Buy, Sell or Hold: With $44 Billion in Cash and a Focus on Shareholder Value, It's Time to Buy Microsoft Corp. (Nasdaq: MSFT)The last time I recommended Microsoft Corp. (Nasdaq: MSFT), Bill Clinton was in the White House. But it's time to take another look at the "cash-flow-engine" that Bill Gates built - and to explain why Microsoft is a "Buy" in today's stock market.
Microsoft is one of the safest investments in the world, but the software giant's stock price has done essentially nothing for the last 10 years. But the company is still a monopoly, has no debt, and continues to generate a torrent of cash.
In fact, Microsoft now has one of the largest cash hordes in the history of capitalism - more than $44 billion, and growing.
So what's different? What's the catalyst that promises to break this giant out of its somnambular state, to make its shares a "Buy?"
The Bright Future for Cloud Computing is Becoming Much Clearer
The cloud computing industry has yet to fully take off, but for an indication of its potential, look at the players getting involved.
Microsoft Corp. (Nasdaq: MSFT), Hewlett-Packard Co. (NYSE: HPQ), Oracle Corp. (Nasdaq: ORCL), Google Inc. (Nasdaq: GOOG), and Amazon.com Inc. (Nasdaq: AMZN) - the biggest names in the tech sector - are all racing to take the lead in this burgeoning industry.
So what's all of the excitement about?
Buy, Sell or Hold: Despite Challenges, Innovation Will Provide Long-Term Boost to Software Leader Microsoft Corp. (Nasdaq: MSFT)
Thanks to some shrewd maneuvering with its first major software contract in the early 1980s, Microsoft Corp. (Nasdaq: MSFT) built itself into a tech giant and software powerhouse. But the global financial crisis and increasing competition are eroding that longstanding dominance.
There's no doubt the company has made successful strategic decisions for decades.
Founder and Chairman William H. Gates III established Microsoft in 1975 and made it the worldwide leader in software products and services, including operating systems for servers, personal computers and intelligent devices, server applications, business solutions applications, software development tools and video games. It offers product support and consulting services on its impressive array of products, including its widely used Windows operating systems and Microsoft Office software suite.
Tech Stocks Priced for Bargain Deals, Edge Higher on Analyst Upgrades
Analyst upgrades lifted the technology sector on Monday, as cheap valuations and strong balance sheets in tech companies are making for good buys, as outlined in Money Morning's Midyear Forecast on tech stocks.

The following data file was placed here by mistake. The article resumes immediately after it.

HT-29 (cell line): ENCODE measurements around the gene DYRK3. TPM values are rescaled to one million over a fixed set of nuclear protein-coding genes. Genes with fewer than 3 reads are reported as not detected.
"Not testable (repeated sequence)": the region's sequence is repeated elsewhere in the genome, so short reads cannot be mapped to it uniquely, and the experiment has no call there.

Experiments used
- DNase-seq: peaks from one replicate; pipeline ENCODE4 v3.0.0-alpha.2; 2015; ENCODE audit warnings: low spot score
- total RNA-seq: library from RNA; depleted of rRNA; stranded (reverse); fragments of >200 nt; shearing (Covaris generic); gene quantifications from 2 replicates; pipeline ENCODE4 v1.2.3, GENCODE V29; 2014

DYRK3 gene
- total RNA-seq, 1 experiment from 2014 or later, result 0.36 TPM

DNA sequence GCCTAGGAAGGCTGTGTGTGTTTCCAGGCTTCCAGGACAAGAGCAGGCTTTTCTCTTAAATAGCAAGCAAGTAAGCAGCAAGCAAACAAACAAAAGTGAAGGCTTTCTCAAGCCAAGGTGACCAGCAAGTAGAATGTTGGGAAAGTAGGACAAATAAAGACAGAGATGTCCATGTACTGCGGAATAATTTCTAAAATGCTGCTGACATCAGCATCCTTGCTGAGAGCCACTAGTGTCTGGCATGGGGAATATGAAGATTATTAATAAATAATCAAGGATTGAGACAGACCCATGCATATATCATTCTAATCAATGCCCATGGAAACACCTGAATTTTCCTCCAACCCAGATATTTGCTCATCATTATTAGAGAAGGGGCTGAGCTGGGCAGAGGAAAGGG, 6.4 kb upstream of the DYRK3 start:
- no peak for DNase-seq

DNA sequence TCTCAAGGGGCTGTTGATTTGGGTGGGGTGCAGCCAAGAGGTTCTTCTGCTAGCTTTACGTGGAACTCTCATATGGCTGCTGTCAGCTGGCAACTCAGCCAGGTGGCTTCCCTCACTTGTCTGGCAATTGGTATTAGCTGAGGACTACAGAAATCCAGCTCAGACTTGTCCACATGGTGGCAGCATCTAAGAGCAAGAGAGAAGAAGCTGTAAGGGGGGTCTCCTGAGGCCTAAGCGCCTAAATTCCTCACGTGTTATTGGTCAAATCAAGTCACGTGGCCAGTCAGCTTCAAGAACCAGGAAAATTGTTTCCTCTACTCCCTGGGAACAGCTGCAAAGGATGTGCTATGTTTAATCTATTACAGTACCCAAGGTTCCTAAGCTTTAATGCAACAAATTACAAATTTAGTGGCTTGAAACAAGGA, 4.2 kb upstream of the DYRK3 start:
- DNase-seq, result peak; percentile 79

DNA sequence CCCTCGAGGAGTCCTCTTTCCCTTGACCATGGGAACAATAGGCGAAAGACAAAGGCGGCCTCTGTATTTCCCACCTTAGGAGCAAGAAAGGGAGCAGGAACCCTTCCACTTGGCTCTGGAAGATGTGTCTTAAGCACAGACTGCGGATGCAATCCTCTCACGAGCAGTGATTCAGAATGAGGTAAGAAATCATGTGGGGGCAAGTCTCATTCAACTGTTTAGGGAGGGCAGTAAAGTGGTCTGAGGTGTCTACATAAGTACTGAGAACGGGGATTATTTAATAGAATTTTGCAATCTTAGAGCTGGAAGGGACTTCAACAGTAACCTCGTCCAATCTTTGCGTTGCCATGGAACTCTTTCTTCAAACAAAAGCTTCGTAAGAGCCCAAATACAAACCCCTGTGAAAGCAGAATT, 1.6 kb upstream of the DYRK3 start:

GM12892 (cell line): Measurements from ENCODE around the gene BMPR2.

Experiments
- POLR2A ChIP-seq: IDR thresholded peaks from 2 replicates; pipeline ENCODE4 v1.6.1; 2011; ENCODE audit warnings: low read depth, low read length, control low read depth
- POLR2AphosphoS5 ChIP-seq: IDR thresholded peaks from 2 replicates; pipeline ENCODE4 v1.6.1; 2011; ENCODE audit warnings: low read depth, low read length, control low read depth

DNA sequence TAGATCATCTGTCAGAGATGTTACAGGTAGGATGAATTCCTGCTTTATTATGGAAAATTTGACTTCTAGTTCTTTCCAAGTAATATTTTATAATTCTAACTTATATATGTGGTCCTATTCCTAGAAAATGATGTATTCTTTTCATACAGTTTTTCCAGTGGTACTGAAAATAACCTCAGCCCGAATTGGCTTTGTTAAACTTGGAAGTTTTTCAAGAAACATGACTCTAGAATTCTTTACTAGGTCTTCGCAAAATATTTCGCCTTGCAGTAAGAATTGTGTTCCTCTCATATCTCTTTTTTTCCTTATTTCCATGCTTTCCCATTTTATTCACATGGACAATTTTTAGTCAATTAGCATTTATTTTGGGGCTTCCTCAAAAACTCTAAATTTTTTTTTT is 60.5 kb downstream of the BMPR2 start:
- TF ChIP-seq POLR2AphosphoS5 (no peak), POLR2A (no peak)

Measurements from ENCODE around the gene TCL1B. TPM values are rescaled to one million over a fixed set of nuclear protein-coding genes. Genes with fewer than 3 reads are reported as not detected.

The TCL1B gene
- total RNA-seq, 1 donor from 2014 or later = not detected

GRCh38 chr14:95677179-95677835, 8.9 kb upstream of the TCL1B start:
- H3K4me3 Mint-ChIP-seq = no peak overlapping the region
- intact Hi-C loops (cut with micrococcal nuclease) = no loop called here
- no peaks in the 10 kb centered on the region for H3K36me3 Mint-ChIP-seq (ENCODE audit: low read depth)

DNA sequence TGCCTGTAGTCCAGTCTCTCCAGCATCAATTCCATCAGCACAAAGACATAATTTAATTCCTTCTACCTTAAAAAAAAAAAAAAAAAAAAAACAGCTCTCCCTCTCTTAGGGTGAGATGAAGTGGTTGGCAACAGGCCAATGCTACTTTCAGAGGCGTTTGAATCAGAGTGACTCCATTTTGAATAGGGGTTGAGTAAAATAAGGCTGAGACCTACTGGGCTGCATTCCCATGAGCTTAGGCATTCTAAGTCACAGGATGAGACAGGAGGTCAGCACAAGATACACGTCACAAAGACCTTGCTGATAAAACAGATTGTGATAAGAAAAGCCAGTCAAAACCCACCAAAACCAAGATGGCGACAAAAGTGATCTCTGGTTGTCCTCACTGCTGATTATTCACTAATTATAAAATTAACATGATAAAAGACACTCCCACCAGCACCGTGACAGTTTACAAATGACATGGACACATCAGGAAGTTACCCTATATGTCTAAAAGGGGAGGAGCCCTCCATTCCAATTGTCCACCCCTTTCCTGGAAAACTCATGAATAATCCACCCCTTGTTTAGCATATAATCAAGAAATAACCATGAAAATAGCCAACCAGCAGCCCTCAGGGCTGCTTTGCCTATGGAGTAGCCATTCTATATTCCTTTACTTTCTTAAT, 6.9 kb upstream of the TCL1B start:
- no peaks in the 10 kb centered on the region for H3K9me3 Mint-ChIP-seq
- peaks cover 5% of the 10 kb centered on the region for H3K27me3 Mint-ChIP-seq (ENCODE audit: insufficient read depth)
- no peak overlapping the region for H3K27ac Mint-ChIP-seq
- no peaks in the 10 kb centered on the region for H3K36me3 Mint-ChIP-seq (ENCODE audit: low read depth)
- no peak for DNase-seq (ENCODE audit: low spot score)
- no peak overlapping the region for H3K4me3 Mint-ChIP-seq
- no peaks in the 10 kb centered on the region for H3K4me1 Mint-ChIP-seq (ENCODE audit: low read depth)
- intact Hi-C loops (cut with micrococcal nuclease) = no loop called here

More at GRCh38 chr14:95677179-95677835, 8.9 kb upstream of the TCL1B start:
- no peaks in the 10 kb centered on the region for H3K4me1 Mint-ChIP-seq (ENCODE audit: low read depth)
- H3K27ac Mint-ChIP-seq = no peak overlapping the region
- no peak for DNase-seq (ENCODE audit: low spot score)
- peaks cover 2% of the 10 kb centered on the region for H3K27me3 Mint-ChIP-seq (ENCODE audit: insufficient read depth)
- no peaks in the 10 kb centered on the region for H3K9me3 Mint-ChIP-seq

Analysts say tech stocks haven't been this cheap since 1992, excluding a brief period before the March 2009 bull market started, and now is the time to buy.
"Tech stocks have some of the strongest balance sheets in the S&P 500," Bruce Bittles, chief investment strategist of Robert W. Baird & Co., told Bloomberg. "The valuations are inexpensive - that's another plus. It's a good time to invest in tech."
Hot Stocks: Can Apple Be a Gentle Giant?
Apple Inc. (Nasdaq: AAPL) yesterday (Thursday) supplanted Microsoft Corp. (Nasdaq: MSFT) as the largest technology company in the United States. Apple now trails only Exxon Mobil Corp. (NYSE: XOM) in size, but that size will only make the company a bigger target if it fails to use its newfound market position prudently.
Just last month, Microsoft's market capitalization exceeded Apples by some $25 billion. But Apple has finally overtaken one its great archrivals. But being the new standard bearer for the technology sector brings with it more than bragging rights. It also will make Apple a bigger target for its competitors and government scrutiny.
As far as competition is concerned, there's no question that Apple has outdone Microsoft.
Pacifying the Panda: U.S. Companies Must Take a New Approach to China
There's no question about what kind of profit opportunities the Chinese market offers. Moreover, the willingness of U.S. companies to partner with China in the pursuit of profit is equally blatant.
So why is it that more U.S. businesses feel less welcome in China now than they did four years ago?
The fact is that in the past four years, China's economy has continued to grow by leaps and bounds, while a humiliating financial collapse and soaring debt have tarnished much of the shine that once adorned the U.S. market.
Indeed, for the first time in perhaps more than a century China has the upper hand. How long that will last is a difficult question to answer, but right now, China wants to use its leverage to support domestic companies - and it's doing so unapologetically.